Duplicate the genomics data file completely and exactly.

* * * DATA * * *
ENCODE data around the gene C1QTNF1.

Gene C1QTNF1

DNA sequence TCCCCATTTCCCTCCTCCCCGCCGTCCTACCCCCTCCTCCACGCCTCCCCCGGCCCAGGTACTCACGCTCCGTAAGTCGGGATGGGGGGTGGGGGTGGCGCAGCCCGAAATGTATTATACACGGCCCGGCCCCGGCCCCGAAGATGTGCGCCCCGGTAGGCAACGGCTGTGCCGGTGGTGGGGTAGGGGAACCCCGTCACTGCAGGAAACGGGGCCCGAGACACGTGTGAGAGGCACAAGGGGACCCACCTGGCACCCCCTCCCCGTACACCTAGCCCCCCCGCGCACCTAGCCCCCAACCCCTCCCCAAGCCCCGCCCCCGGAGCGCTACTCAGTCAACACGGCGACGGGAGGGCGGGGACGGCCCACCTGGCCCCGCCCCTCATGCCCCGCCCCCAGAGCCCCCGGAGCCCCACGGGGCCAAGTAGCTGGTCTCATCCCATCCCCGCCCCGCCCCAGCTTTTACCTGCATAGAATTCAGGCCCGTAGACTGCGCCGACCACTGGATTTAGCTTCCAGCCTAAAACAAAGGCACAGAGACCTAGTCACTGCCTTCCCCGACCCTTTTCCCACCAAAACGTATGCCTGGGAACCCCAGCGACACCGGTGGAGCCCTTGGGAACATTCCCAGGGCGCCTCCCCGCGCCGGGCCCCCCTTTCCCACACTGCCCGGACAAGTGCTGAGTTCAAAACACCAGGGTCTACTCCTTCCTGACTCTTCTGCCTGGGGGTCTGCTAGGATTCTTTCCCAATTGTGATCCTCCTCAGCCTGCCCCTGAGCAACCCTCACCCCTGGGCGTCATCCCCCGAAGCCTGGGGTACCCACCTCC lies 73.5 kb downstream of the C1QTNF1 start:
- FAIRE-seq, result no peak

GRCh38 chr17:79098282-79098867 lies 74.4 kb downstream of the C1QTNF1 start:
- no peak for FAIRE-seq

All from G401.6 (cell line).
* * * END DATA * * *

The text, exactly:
ENCODE data around the gene C1QTNF1.

Gene C1QTNF1

DNA sequence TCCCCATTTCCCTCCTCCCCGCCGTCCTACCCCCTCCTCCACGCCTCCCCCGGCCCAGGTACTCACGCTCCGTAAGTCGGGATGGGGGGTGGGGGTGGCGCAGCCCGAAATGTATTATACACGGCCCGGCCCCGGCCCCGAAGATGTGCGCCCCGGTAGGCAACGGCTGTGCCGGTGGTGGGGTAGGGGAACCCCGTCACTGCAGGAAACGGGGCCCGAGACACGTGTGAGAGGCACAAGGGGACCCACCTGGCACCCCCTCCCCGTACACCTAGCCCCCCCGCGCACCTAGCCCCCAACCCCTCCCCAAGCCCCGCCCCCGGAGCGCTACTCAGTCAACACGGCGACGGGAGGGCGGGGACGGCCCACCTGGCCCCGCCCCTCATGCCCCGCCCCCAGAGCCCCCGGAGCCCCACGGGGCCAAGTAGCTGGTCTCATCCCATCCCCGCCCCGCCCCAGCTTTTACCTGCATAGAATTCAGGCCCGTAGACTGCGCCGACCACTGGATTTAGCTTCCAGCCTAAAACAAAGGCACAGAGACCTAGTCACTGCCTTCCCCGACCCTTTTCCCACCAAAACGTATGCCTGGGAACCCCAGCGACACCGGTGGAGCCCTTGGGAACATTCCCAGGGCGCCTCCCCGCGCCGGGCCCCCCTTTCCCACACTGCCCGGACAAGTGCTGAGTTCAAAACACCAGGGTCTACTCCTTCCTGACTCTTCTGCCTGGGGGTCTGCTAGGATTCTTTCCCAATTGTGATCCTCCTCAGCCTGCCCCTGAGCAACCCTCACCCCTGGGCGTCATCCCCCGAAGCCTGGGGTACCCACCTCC lies 73.5 kb downstream of the C1QTNF1 start:
- FAIRE-seq, result no peak

GRCh38 chr17:79098282-79098867 lies 74.4 kb downstream of the C1QTNF1 start:
- no peak for FAIRE-seq

All from G401.6 (cell line).